“We certainly believe the Biden-Harris Administration will restore our land, respect Tribal sovereignty, protect missing and murdered Indigenous women, and economic development,” Cromwell told Native Business. (Native Business Photo)
Mashpee Wampanoag Tribal Chairman Cedric Cromwell praises The Biden-Harris Plan for Tribal Nations for its commitments to:
- Restore Tribal lands and make it easier to place land in trust,
- Increase safety on Tribal lands and tackle the crisis of missing and murdered Indigenous women,
- Expand economic opportunity for Tribes and Native-owned businesses,
- Support the “the health and welfare and safety” of Native people,
- Reinstate the annual White House Tribal Nations Conference and leverage the White House Council on Native American Affairs, and more.
Former Vice President Joe Biden and Sen. Kamala Harris are calling the 2020 presidential campaign a “battle for the soul of the nation.”
That slogan could just as easily apply to the fight of the Mashpee Wampanoag during the Trump Administration to defend the soul of its Tribal Nation, including its sovereign right to a land base — the irony of which cannot be overstated. The Mashpee Wampanoag people have inhabited present-day Massachusetts for more than 12,000 years.
“The Wampanoag Nation is known for meeting the pilgrims and creating this national holiday Thanksgiving. In fact, the Wampanoag Nation was the Tribe that gave up the first piece of land to form the colonies, which was the anchor to build the United States of America,” Mashpee Wampanoag Tribal Chairman Cedric Cromwell told Native Business.
The Trump Administration has repeatedly tried to strip his Tribe of the 321 acres of land that the Obama-Biden Administration put in trust for the Mashpee Wampanoag in 2015. The most harrowing blow came on March 27, 2020, in the midst of the pandemic, when Chairman Cromwell received a phone call from the U.S. Department of the Interior. He anticipated the department was calling to support the health and welfare of his Tribal Nation, considering the havoc wrecked by the coronavirus outbreak.
“They called to tell me, we’re looking to terminate you, to disestablish your reservation, to take your homelands away,” Cromwell said.
A series of legal battles ensued. Fast forward to June 5, 2020, Judge Paul L. Friedman in the U.S. District Court for the District of Columbia ruled in favor of the Mashpee Wampanoag, calling the Interior’s original September 2018 decision that the Tribe didn’t meet the definition of Indian, “arbitrary, capricious, an abuse of discretion, and contrary to law.”
But the war wages on. Interior is appealing Friedman’s ruling in D.C. District Court.
“It’s been very expensive for us to fight these Tribal court cases,” Cromwell told Native Business. “From day one, since the Trump Administration has been in place, they’ve done everything possible within their power to try and kill my Tribe and our economic development. So from a business perspective, we’ve been stifled, we’ve been stifled,” Cromwell said.
Chairman Cromwell is ready for respect. He’s ready for change. Cromwell, and his Tribe, are endorsing Biden-Harris for the Presidency and Vice-Presidency. When the Mashpee Wampanoag Tribal Council passed a resolution on September 30th to support Biden for President of the United States, it marked the first time ever the Tribe has supported a presidential candidate.
“We certainly believe the Biden-Harris Administration will restore our land, respect Tribal sovereignty, protect missing and murdered Indigenous women, and economic development,” Cromwell told Native Business.
“We’re excited about November 3rd that we’ll have a brand new administration of Biden-Harris that truly supports Native economic development, and first and foremost, the health and welfare and safety of our people,” Cromwell continued.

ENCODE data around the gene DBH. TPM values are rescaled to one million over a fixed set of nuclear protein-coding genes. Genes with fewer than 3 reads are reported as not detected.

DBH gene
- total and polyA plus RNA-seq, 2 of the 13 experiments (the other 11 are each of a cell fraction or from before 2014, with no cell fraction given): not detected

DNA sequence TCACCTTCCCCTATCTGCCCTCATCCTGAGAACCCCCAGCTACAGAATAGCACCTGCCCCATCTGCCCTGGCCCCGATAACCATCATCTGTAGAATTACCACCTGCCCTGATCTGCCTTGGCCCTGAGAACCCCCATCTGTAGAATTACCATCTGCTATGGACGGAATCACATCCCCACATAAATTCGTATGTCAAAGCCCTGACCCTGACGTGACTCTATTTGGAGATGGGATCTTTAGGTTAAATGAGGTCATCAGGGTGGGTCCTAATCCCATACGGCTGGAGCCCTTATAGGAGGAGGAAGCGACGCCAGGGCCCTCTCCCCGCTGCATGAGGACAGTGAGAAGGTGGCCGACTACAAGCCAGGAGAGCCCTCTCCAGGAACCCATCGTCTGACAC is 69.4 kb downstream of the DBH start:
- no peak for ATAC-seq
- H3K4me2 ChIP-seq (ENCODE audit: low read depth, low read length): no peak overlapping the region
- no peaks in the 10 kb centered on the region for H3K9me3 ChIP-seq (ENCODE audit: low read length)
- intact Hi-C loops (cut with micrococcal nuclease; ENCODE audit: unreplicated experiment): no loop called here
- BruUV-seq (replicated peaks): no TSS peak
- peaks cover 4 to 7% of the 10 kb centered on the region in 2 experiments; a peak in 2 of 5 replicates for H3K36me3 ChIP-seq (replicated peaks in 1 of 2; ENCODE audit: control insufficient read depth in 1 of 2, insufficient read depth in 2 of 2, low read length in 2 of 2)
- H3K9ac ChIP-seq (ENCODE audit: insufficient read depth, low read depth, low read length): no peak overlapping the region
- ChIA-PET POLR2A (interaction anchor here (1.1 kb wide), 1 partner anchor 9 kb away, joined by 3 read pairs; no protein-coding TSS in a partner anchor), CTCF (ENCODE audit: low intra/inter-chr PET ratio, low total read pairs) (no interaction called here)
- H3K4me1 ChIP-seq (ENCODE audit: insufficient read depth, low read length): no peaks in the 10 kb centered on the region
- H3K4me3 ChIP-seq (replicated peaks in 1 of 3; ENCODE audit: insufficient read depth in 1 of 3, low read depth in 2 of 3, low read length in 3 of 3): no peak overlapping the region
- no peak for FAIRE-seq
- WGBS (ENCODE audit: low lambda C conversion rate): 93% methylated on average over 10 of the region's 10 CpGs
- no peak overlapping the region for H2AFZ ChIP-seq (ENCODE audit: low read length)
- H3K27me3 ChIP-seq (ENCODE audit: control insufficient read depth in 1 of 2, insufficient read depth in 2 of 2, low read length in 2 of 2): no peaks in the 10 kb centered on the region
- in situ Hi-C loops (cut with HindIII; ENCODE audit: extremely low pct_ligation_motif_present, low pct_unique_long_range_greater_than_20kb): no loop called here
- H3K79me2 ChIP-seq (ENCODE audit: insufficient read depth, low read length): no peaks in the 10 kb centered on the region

Pivotal within The Biden-Harris Plan for Tribal Nations is restoring and taking land into trust — a fundamental responsibility of the United States as a federal trustee to Indian Country. Biden-Harris will build on the achievements of the Obama-Biden Administration, which took 542,000 acres of land into trust for Tribes — including land that the Trump Administration then tried to take away from the Mashpee Wampanoag Tribe.
On the coattails of Biden-Harris announcing their renewed commitments to Tribal Nations, the Trump Administration released its plan. “At the last minute, in the fourth quarter, Trump released a Native American policy which reflects what Obama and Biden had put in place, but it’s weak, it’s very watered down, and it wasn’t based on any consultation with Indian Tribes. Essentially, it’s not real. It provides no meat on the potatoes,” Cromwell stated.
The financial impact on the Mashpee Wampanoag Tribe of fighting the Trump Administration for Tribal land rights has been catastrophic — not strictly due to the costs of litigation, but because of the staggering debt the Tribe has accrued, as plans for its First Light Resort Casino in Taunton have been put on hold. (The casino is named in honor of the Mashpee Wampanoags, also known as the People of the First Light.)
“It’s really a horrific situation that has impacted my Tribe (to the tune of) hundreds of millions of dollars,” Cromwell told Native Business.
On September 7, 2018, when Interior ruled it would not hold land in trust for the Mashpee Wampanoag, it caused the Tribe to lose its bid to build a $1 billion casino in Taunton. Not only did that lead the Tribe to fall into deeper debt with its financial partner, Genting Group, the Tribe lost major economic development programs that benefit Tribal members and the entire region.
“We’ve got an investment group, which is the largest leisure group in the world out of Malaysia, the Genting Group, that came half the way around the world to help my Tribe. To buy those lands in Taunton cost us millions of dollars. They also insisted in funding our Tribal government with loan notes,” Cromwell stated. “They also insisted on loaning us millions of dollars in legal fees to fight these nefarious attacks against my Tribe’s sovereignty, as well as millions of dollars in premium government relationships with lobbyists and contractors to be able to work the Hill for us and the State of Massachusetts, to ensure that my Tribe has a fighting chance for economic development and First Light (Resort Casino), let alone to protect our Tribal sovereignty, and to ensure that our homelands are intact.”